Helicobacter pylori-induced peptic ulcer disease is associated with inadequate regulatory T cell responses
- K Robinson1,2,
- R Kenefeck1,2,
- E L Pidgeon1,
- S Shakib1,
- S Patel1,2,
- R J Polson1,
- A M Zaitoun2,3,
- J C Atherton1,2
- 1Institute of Infection, Immunity & Inflammation, University of Nottingham, Centre for Biomolecular Sciences, Nottingham, UK
- 2Wolfson Digestive Diseases Centre, University of Nottingham, Queen’s Medical Centre, Nottingham, UK
- 3Department of Histopathology, University of Nottingham, Queen’s Medical Centre, Nottingham, UK
- Dr K Robinson, Centre for Biomolecular Sciences, University of Nottingham, Nottingham, NG7 2RD, UK;
- Revised 2 April 2008
- Accepted 25 April 2008
- Published Online First 8 May 2008
Background and aims: Helicobacter pylori infection is the major cause of peptic ulceration and gastric adenocarcinoma. To address the hypothesis that the human acquired immune response to H pylori influences pathogenesis, we characterised the gastric T helper (Th) and regulatory T cell (Treg) response of infected patients.
Methods: The human gastric CD4+ T cell response of 28 donors who were infected with H pylori and 44 who were not infected was analysed using flow cytometry. The T cell associated mucosal cytokine response was analysed by real-time polymerase chain reaction assay of samples from 38 infected and 22 uninfected donors. Recombinant interleukin 10 (IL10) was added to co-cultures of H pylori and AGS cells and its suppressive effects upon inflammatory responses were measured.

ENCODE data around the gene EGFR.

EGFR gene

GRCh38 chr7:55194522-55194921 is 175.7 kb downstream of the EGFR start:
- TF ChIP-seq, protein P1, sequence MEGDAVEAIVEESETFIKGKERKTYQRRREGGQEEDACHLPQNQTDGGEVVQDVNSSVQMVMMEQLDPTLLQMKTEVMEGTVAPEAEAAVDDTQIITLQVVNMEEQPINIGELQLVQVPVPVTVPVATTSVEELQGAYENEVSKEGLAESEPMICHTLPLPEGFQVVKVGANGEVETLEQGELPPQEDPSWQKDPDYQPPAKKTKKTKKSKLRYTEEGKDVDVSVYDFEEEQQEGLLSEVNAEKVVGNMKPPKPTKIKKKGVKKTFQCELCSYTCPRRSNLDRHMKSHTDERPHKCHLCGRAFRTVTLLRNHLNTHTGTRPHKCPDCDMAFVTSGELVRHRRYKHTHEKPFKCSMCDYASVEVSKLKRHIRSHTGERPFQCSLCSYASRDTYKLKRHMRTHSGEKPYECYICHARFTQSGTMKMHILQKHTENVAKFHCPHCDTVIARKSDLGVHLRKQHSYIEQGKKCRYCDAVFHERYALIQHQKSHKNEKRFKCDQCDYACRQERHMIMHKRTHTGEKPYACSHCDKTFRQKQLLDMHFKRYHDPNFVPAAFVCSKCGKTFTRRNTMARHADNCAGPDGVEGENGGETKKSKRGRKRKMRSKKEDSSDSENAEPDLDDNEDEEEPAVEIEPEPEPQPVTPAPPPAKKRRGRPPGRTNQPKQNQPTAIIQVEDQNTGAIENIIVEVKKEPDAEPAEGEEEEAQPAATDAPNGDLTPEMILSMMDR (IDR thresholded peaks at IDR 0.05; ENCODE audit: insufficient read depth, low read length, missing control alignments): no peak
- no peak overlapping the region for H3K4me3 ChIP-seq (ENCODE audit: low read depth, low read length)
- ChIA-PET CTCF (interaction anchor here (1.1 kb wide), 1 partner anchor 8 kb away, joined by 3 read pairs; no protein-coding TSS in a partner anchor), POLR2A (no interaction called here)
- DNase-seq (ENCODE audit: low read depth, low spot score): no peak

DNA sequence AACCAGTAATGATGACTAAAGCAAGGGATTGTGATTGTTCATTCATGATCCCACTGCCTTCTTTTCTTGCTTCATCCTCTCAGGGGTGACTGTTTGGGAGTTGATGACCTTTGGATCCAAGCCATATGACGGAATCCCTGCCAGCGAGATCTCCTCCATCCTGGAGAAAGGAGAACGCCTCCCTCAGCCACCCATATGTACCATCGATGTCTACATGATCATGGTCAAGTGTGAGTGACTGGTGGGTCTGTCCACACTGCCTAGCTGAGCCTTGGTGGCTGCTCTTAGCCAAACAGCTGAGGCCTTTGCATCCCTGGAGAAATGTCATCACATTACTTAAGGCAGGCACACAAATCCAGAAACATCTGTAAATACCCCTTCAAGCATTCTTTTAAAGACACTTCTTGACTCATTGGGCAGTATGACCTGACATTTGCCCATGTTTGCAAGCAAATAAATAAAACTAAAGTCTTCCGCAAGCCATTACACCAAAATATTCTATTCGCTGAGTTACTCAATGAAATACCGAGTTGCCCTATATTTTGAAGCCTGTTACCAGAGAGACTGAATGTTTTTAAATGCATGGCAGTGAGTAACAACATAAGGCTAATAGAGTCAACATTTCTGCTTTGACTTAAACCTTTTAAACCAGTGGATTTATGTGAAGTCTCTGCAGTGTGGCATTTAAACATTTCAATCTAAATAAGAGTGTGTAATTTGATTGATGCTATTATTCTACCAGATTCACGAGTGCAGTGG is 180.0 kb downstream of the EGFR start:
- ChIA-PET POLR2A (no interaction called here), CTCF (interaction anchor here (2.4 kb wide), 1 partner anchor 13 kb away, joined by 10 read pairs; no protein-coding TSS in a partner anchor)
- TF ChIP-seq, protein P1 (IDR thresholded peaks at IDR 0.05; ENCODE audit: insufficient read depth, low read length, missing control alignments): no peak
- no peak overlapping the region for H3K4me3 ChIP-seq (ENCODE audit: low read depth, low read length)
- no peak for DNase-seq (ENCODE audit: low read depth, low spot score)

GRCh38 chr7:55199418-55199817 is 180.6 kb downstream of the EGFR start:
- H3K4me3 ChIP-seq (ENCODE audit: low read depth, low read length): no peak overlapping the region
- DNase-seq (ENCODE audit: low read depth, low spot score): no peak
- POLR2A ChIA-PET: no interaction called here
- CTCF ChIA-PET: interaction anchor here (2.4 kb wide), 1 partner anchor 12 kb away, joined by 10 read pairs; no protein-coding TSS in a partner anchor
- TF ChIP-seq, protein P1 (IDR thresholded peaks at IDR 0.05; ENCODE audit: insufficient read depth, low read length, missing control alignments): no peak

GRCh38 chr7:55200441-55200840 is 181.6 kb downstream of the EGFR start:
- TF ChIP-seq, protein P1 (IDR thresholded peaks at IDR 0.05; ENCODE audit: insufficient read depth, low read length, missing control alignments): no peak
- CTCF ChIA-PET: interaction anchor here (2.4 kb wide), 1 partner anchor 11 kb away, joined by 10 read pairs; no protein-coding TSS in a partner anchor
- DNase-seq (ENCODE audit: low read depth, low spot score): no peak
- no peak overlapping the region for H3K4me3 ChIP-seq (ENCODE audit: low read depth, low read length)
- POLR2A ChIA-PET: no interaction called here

Results: We found that the H pylori-specific response consists of both T helper 1 and 2 subsets with high levels of IL10-secreting Tregs. People with peptic ulcer disease had a 2.4-fold reduced CD4+CD25hiIL10+ Treg response (p = 0.05) but increased Th1 and Th2 responses (Th1: 3.2-fold, p = 0.038; Th2: 6.1-fold, p = 0.029) compared to those without ulcers. In vitro studies showed that IL10 inhibited IL8 expression and activation of nuclear factor kappa B induced by H pylori in gastric epithelial cells, and enhanced H pylori growth in a bacterial-cell co-culture model.
Conclusions: Together our data suggest that H pylori induces a regulatory T cell response, possibly contributing to its peaceful coexistence with the human host, and that ulcers occur when this regulatory response is inadequate.
Funding: This work was supported by the Medical Research Council (G0601170) and an award from the University of Nottingham.
Competing interests: None.
Ethics approval: The use of the patient samples for this study was approved by the Nottingham University Hospital Ethics Committee on 16 January 2001.